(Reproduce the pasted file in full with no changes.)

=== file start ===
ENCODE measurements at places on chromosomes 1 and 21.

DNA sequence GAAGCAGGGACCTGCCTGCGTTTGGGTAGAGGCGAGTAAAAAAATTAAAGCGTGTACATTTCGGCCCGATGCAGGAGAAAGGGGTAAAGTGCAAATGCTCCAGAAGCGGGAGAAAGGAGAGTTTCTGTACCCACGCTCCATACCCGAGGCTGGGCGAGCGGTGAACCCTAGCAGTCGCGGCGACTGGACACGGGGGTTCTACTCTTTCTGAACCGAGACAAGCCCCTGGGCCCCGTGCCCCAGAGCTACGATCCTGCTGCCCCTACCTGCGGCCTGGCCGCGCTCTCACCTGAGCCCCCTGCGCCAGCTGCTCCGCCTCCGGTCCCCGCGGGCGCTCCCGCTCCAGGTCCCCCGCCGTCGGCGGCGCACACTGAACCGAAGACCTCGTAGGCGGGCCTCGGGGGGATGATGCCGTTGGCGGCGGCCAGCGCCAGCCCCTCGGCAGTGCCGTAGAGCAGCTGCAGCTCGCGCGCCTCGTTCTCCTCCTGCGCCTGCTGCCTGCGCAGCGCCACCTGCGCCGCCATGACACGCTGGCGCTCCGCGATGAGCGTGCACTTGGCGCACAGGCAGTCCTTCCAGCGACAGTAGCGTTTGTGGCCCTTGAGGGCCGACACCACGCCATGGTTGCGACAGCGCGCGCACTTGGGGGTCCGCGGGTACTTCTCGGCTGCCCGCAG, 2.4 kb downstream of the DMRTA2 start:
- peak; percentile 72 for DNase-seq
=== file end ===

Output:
ENCODE measurements at places on chromosomes 1 and 21.

DNA sequence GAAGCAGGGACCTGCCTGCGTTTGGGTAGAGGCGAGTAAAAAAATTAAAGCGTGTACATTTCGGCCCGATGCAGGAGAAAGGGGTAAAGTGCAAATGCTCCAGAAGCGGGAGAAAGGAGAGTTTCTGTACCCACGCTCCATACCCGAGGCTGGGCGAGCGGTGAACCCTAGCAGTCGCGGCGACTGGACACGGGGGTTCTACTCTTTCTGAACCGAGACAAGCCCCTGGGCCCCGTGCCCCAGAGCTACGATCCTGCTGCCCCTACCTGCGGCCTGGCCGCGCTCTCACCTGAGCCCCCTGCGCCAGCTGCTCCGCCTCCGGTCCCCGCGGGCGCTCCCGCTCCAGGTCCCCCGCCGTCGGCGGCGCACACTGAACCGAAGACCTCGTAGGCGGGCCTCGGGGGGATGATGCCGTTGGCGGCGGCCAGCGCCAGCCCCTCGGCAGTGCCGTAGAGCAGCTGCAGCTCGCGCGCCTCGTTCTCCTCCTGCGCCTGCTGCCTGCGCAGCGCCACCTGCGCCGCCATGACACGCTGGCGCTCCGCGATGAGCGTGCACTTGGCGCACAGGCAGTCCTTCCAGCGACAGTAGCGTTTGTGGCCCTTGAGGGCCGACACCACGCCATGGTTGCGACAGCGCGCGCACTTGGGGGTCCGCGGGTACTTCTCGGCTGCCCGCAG, 2.4 kb downstream of the DMRTA2 start:
- peak; percentile 72 for DNase-seq